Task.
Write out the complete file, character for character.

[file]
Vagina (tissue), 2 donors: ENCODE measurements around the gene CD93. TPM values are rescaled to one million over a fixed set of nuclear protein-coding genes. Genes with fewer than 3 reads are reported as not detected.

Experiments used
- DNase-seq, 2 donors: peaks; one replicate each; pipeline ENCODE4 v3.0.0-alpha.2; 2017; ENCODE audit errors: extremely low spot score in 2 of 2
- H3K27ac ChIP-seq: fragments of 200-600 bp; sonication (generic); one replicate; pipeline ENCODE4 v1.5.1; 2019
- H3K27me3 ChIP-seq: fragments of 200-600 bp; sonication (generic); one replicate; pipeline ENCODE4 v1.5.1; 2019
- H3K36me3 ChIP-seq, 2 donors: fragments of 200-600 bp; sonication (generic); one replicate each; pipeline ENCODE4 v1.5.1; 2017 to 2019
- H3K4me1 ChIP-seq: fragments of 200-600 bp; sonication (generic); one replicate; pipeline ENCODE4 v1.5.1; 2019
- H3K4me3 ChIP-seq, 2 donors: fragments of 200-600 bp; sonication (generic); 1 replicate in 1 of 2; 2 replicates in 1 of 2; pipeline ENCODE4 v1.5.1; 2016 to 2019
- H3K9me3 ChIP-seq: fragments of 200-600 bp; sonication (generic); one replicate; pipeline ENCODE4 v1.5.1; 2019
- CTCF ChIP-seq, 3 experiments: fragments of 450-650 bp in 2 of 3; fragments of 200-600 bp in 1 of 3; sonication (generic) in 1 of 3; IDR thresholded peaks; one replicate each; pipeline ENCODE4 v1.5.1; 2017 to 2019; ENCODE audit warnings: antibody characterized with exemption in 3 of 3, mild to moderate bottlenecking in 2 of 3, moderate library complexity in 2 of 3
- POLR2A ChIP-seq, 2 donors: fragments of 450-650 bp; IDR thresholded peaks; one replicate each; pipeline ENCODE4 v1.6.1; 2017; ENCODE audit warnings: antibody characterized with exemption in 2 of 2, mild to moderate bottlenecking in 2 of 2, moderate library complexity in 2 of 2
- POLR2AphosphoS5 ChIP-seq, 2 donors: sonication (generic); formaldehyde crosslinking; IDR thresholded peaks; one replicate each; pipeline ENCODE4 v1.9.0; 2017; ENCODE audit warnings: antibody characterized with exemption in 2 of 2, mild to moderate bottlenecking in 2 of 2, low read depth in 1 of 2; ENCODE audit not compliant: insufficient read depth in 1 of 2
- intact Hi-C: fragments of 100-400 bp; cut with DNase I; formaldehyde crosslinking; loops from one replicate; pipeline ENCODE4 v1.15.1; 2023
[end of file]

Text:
Vagina (tissue), 2 donors: ENCODE measurements around the gene CD93. TPM values are rescaled to one million over a fixed set of nuclear protein-coding genes. Genes with fewer than 3 reads are reported as not detected.

Experiments used
- DNase-seq, 2 donors: peaks; one replicate each; pipeline ENCODE4 v3.0.0-alpha.2; 2017; ENCODE audit errors: extremely low spot score in 2 of 2
- H3K27ac ChIP-seq: fragments of 200-600 bp; sonication (generic); one replicate; pipeline ENCODE4 v1.5.1; 2019
- H3K27me3 ChIP-seq: fragments of 200-600 bp; sonication (generic); one replicate; pipeline ENCODE4 v1.5.1; 2019
- H3K36me3 ChIP-seq, 2 donors: fragments of 200-600 bp; sonication (generic); one replicate each; pipeline ENCODE4 v1.5.1; 2017 to 2019
- H3K4me1 ChIP-seq: fragments of 200-600 bp; sonication (generic); one replicate; pipeline ENCODE4 v1.5.1; 2019
- H3K4me3 ChIP-seq, 2 donors: fragments of 200-600 bp; sonication (generic); 1 replicate in 1 of 2; 2 replicates in 1 of 2; pipeline ENCODE4 v1.5.1; 2016 to 2019
- H3K9me3 ChIP-seq: fragments of 200-600 bp; sonication (generic); one replicate; pipeline ENCODE4 v1.5.1; 2019
- CTCF ChIP-seq, 3 experiments: fragments of 450-650 bp in 2 of 3; fragments of 200-600 bp in 1 of 3; sonication (generic) in 1 of 3; IDR thresholded peaks; one replicate each; pipeline ENCODE4 v1.5.1; 2017 to 2019; ENCODE audit warnings: antibody characterized with exemption in 3 of 3, mild to moderate bottlenecking in 2 of 3, moderate library complexity in 2 of 3
- POLR2A ChIP-seq, 2 donors: fragments of 450-650 bp; IDR thresholded peaks; one replicate each; pipeline ENCODE4 v1.6.1; 2017; ENCODE audit warnings: antibody characterized with exemption in 2 of 2, mild to moderate bottlenecking in 2 of 2, moderate library complexity in 2 of 2
- POLR2AphosphoS5 ChIP-seq, 2 donors: sonication (generic); formaldehyde crosslinking; IDR thresholded peaks; one replicate each; pipeline ENCODE4 v1.9.0; 2017; ENCODE audit warnings: antibody characterized with exemption in 2 of 2, mild to moderate bottlenecking in 2 of 2, low read depth in 1 of 2; ENCODE audit not compliant: insufficient read depth in 1 of 2
- intact Hi-C: fragments of 100-400 bp; cut with DNase I; formaldehyde crosslinking; loops from one replicate; pipeline ENCODE4 v1.15.1; 2023